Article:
Summarised from a presentation given by Dr. Christopher Lind, Senior Lecturer in Audiology, Speech Pathology and Audiology from Flinders University to a group of BHA Adelaide Inc. members during Hearing Awareness Week 2012.
Topic: "I'm sorry, would you repeat that?" - Observing how hearing loss affects every day talk.
During Hearing Awareness Week Better Hearing Australia Adelaide Inc. was fortunate in having Dr. Christopher Lind, Senior Lecturer in Audiology, Speech Pathology and Audiology from Flinders University present a talk on:
"I'm sorry, would you repeat that?" - Observing how hearing loss affects every day talk.
Dr. Lind said they were trying to come up with a new conversation based therapy. People with hearing loss find their biggest problem is dealing with conversation and this research is looking at how we converse. He said, "Conversation is something we do, but in reality we have no idea what rules we are following." It is not like grammar where the rules are for written language. Conversation is different and we seldom talk in sentences. While it is fundamentally a sensory perceptual task, it is a social activity. For Hearing Impaired (HI) people conversation can be exhausting. It takes a lot of effort and Dr. Lind's research is focussing on why it is such hard work. He says hearing impairment is a sensory problem, but ears not working is a social one and that is the area in which the HI person needs help. That is why it is essential to identify the connections between conversation and hearing impairment.
We were reminded that HI people tend to talk in monologues and control the conversation if they can, because this is easier than trying to keep track of topic changes and shorter spans of interaction in conversation between people. There is more break down in conversation flow with HI people and it this repair of breakdown in conversation which Christopher Lind is looking at. (I have never heard this 'repair' expression referred to before in connection with conversation and find it interesting.) He says whether people are HI,
visually impaired or neither, breakdown in conversation happens frequently.
Where one partner is HI and the other is not, experiments show that the partner with normal hearing has to do a lot of work to repair conversation.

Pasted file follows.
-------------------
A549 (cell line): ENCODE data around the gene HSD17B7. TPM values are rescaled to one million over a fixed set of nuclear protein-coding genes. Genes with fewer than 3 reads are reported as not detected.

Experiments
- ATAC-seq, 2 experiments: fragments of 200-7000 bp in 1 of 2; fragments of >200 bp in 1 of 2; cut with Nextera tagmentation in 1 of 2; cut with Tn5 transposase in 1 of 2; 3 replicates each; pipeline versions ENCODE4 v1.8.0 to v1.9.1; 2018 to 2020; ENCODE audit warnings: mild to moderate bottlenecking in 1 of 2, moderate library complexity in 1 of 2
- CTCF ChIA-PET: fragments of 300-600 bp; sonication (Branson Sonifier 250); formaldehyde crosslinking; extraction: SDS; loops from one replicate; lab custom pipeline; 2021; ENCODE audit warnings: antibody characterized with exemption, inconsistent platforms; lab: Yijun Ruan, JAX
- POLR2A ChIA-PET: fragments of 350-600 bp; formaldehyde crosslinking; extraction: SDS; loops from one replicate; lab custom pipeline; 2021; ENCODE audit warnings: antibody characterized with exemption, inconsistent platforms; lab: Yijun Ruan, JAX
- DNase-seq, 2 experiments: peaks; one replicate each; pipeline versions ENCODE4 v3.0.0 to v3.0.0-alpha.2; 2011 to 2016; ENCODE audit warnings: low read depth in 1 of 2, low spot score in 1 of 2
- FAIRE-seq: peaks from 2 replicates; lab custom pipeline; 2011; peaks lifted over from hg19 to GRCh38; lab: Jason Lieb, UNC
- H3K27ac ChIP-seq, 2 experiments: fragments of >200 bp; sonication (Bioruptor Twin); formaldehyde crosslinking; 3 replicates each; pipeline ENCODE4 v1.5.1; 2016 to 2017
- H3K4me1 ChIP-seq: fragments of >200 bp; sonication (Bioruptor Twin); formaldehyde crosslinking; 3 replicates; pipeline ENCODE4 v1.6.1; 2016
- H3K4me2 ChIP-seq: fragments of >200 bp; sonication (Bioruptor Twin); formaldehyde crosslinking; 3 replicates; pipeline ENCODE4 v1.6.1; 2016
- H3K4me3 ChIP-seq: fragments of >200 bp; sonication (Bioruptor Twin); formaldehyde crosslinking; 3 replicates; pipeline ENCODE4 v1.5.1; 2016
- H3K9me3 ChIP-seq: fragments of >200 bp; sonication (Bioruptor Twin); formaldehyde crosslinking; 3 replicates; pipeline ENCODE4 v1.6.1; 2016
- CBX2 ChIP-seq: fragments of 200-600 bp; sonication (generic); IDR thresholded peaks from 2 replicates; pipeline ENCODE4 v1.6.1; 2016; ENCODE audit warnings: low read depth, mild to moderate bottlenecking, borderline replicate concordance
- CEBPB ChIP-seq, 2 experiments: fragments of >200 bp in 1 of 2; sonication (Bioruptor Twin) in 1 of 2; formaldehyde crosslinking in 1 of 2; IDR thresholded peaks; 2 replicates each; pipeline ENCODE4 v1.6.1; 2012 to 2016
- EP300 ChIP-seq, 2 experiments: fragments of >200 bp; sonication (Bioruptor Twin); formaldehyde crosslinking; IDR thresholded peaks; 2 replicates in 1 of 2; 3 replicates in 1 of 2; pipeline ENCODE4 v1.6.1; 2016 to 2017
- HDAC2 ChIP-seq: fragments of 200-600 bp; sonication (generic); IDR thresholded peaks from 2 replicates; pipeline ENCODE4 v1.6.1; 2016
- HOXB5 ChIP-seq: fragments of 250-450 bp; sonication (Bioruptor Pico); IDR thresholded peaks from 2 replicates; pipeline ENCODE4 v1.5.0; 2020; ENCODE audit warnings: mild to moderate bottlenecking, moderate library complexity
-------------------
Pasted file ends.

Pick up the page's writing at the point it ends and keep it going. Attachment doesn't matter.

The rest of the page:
Repetition of key words and tone inflection of voice are involved in conversation repair and very often it is the hearing person who has to 'repair' the conversation by repeating or rephrasing the words the HI person has missed. However, in reality it does not take long for the conversation to flow again. It is easier if the couple know each other well because they will be familiar with each other's voice and often communication between them can be easier. Thus if HI people talk to someone they know well it makes conversation more successful because there is a familiar rhythm of understanding and empathy between them.
Interrupting at the point of conversation where the HI person misses a word is helpful because if the person waits till the end the speaker does not know what has been misunderstood whereas an interjection repeating a specific phrase e.g."Did you say Saturday or Sunday?" identifies the point at which the HI person has become confused and makes the repair for the hearing person much easier. Dr. Lind says that is why hearing loss is not just about lip reading or perception, it is about two people working together to communicate with successful conversation.
Public awareness and education about communication is an essential factor in making conversation with Hearing Impaired people successful. In the home environment it is necessary to have some guidelines for partners and families that apply to both the HI and the normal hearing members. For example make it a rule that no one shouts to a person in another room, whether they can hear or not. Be aware that communication and conversation is a two way interaction. Both parties in a conversation need to take responsibility for the flow of conversation to be understood. The HI person must interrupt or interject at the point of misunderstanding with relevant comments, not just "Pardon?” or "What?" so that the speaker knows what to repeat or rephrase. The hearing partner must be a good listener and be aware of the importance of listening to the interruptions of the HI partner. The repeating will only take a second or two, but ensures that communication is effective and conversation flows.
Hearing impaired or not noisy cafes and social venues are a modern scourge and it was suggested from the audience that a list on relevant websites of environmentally compatible cafes, eating places and so on would be a very helpful aid to social enjoyment. It also might be successful in sending a message to proprietors that noise is a public nuisance and disturbance and keeps customers away.
Conversation repair occurs between all types of people, however, experiments have shown that the incidence of repair among those with hearing loss is considerably higher. Nevertheless, with appropriate intervention and awareness it can be minimised greatly.
Summarised by Shona Fennell
Better Hearing Australia Adelaide Inc.